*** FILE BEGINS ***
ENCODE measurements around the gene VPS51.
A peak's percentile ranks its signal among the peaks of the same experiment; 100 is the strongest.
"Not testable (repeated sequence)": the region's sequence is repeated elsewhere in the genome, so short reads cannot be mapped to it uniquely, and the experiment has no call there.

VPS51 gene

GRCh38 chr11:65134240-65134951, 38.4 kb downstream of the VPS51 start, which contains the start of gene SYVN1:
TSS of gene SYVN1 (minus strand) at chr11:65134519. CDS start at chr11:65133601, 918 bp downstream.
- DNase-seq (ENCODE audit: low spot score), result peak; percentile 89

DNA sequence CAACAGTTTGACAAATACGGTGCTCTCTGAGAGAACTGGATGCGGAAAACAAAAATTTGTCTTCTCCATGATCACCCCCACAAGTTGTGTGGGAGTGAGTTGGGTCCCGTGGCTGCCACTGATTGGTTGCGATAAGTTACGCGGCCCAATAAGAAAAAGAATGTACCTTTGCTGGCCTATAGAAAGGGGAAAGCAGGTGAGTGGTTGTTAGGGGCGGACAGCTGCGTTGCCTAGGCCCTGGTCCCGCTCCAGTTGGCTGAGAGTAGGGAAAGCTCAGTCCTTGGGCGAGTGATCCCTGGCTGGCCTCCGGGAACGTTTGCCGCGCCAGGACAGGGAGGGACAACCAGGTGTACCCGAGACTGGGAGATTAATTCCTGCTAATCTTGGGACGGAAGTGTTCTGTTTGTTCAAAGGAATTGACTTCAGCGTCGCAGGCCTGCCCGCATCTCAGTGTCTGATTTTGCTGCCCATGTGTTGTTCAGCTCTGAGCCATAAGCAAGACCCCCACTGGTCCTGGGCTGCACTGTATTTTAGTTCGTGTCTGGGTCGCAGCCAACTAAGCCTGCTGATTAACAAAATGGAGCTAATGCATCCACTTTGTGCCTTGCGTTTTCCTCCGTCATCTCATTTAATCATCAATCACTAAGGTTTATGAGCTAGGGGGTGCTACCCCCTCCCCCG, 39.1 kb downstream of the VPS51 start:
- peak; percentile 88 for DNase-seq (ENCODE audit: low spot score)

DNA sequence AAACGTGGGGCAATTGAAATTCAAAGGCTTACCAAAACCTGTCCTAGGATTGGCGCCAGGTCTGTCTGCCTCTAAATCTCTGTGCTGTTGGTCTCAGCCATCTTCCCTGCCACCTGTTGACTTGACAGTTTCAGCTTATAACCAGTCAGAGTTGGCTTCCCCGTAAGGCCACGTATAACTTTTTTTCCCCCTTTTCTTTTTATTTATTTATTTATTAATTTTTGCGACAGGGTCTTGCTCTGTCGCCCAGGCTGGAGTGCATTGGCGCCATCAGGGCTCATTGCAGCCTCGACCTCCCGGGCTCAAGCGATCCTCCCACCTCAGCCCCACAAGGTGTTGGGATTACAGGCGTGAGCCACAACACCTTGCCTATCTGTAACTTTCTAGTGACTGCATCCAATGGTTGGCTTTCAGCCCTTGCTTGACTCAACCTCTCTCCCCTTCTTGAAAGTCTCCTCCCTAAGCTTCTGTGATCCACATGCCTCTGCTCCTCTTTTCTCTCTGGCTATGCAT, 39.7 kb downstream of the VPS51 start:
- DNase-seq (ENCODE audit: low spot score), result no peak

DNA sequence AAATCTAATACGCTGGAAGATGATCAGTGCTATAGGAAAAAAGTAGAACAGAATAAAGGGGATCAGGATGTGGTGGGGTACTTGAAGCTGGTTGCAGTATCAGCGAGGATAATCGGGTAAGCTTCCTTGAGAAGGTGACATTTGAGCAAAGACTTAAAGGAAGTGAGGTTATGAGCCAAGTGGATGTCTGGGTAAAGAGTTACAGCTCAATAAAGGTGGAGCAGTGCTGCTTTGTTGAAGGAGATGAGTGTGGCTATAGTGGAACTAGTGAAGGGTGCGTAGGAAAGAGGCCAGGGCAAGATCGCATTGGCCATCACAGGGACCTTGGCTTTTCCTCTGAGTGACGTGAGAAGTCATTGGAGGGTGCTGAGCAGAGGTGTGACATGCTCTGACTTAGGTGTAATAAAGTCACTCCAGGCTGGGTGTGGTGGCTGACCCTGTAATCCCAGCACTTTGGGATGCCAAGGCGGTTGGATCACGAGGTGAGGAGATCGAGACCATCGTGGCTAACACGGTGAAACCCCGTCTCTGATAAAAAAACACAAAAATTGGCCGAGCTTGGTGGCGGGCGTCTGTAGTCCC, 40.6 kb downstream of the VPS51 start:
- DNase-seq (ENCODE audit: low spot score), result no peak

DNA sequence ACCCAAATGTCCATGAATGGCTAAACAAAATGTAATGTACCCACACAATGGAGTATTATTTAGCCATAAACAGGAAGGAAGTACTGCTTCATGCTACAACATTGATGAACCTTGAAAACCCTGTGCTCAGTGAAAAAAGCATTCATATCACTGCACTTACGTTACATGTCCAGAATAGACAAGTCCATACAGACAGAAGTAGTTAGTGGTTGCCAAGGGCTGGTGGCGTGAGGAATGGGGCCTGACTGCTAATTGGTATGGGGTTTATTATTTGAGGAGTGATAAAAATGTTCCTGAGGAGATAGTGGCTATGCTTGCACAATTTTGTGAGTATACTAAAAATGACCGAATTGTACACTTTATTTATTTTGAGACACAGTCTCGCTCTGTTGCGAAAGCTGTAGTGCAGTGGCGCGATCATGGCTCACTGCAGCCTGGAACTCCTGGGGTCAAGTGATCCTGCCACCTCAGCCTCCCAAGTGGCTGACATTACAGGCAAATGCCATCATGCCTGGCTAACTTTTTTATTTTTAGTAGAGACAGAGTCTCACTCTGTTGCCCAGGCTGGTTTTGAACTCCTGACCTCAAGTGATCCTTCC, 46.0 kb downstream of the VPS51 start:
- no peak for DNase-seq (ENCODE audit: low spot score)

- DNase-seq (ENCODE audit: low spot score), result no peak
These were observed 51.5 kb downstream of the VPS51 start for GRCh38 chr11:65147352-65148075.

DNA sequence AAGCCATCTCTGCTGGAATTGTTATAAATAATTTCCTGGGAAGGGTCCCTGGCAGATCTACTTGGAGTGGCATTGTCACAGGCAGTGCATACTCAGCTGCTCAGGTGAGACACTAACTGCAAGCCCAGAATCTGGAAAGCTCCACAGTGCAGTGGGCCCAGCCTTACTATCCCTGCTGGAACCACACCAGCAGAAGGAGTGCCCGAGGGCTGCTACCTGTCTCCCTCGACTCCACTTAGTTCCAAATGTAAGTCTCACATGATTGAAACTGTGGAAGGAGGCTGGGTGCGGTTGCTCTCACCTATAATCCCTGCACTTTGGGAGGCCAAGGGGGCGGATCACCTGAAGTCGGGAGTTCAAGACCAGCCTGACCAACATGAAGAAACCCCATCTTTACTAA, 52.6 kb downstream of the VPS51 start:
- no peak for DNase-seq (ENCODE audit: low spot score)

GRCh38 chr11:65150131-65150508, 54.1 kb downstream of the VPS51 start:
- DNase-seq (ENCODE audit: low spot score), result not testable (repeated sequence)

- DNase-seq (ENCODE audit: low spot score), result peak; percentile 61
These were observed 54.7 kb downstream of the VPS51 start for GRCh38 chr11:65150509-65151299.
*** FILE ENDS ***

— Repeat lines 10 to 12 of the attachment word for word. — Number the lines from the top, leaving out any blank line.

DNA sequence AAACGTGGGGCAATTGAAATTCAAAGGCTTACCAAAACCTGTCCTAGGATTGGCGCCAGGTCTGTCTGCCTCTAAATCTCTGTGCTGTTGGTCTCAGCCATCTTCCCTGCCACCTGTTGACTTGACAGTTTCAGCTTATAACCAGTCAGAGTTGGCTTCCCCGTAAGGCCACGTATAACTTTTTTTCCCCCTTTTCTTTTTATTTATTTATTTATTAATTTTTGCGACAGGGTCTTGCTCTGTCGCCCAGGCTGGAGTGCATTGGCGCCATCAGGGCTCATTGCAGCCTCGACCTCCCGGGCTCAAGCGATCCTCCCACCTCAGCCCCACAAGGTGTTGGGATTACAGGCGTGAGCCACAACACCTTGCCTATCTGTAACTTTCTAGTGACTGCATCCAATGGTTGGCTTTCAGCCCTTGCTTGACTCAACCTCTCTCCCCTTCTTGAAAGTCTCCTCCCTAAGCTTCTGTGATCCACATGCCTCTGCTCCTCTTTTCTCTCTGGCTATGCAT, 39.7 kb downstream of the VPS51 start:
- DNase-seq (ENCODE audit: low spot score), result no peak

DNA sequence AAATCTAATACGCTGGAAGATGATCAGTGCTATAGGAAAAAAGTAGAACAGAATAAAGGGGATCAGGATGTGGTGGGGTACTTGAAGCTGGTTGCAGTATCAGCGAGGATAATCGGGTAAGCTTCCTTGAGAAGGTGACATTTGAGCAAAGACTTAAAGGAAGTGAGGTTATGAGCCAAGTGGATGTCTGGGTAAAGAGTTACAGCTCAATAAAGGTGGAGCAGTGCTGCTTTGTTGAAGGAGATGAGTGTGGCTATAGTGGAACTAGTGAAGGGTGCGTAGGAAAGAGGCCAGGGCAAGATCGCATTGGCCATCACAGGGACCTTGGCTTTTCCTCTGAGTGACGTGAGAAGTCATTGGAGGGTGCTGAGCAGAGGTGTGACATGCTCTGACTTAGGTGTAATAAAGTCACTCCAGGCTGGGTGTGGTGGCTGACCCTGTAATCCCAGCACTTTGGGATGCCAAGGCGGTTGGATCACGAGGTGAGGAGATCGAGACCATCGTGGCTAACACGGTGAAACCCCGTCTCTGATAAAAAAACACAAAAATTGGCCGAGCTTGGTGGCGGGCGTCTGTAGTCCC, 40.6 kb downstream of the VPS51 start: